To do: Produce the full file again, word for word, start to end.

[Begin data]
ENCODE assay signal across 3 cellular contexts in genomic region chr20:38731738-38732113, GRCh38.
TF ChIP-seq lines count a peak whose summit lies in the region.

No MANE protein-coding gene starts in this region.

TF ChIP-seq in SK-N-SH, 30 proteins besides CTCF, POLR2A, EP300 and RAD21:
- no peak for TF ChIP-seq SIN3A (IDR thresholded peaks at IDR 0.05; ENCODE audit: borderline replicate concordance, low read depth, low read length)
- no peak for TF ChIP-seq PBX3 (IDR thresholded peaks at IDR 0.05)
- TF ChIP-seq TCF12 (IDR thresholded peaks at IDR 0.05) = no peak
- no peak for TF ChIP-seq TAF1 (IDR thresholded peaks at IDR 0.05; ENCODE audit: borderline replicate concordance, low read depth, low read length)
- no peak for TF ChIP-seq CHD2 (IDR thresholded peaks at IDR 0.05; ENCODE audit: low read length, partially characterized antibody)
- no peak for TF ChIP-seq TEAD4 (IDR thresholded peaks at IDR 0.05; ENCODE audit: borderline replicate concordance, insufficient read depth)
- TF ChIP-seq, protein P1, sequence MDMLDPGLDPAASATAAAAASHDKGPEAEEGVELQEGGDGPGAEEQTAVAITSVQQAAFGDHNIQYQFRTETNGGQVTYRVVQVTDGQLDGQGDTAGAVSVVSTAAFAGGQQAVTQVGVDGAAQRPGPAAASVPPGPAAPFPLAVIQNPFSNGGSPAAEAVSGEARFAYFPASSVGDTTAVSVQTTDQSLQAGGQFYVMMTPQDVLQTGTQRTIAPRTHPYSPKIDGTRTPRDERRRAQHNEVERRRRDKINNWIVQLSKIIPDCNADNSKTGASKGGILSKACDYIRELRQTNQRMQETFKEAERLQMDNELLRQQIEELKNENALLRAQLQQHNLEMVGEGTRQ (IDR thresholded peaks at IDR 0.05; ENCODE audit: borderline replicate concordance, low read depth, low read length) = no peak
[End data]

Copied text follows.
ENCODE assay signal across 3 cellular contexts in genomic region chr20:38731738-38732113, GRCh38.
TF ChIP-seq lines count a peak whose summit lies in the region.

No MANE protein-coding gene starts in this region.

TF ChIP-seq in SK-N-SH, 30 proteins besides CTCF, POLR2A, EP300 and RAD21:
- no peak for TF ChIP-seq SIN3A (IDR thresholded peaks at IDR 0.05; ENCODE audit: borderline replicate concordance, low read depth, low read length)
- no peak for TF ChIP-seq PBX3 (IDR thresholded peaks at IDR 0.05)
- TF ChIP-seq TCF12 (IDR thresholded peaks at IDR 0.05) = no peak
- no peak for TF ChIP-seq TAF1 (IDR thresholded peaks at IDR 0.05; ENCODE audit: borderline replicate concordance, low read depth, low read length)
- no peak for TF ChIP-seq CHD2 (IDR thresholded peaks at IDR 0.05; ENCODE audit: low read length, partially characterized antibody)
- no peak for TF ChIP-seq TEAD4 (IDR thresholded peaks at IDR 0.05; ENCODE audit: borderline replicate concordance, insufficient read depth)
- TF ChIP-seq, protein P1, sequence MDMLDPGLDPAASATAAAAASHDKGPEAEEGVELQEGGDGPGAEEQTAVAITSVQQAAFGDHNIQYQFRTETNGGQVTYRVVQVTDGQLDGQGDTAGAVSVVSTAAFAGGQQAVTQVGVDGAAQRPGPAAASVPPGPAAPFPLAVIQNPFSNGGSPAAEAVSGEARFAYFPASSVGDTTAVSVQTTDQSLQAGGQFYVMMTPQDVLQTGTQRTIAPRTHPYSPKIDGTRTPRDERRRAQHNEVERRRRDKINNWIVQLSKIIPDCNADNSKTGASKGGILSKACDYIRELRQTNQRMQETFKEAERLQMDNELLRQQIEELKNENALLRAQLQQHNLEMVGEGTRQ (IDR thresholded peaks at IDR 0.05; ENCODE audit: borderline replicate concordance, low read depth, low read length) = no peak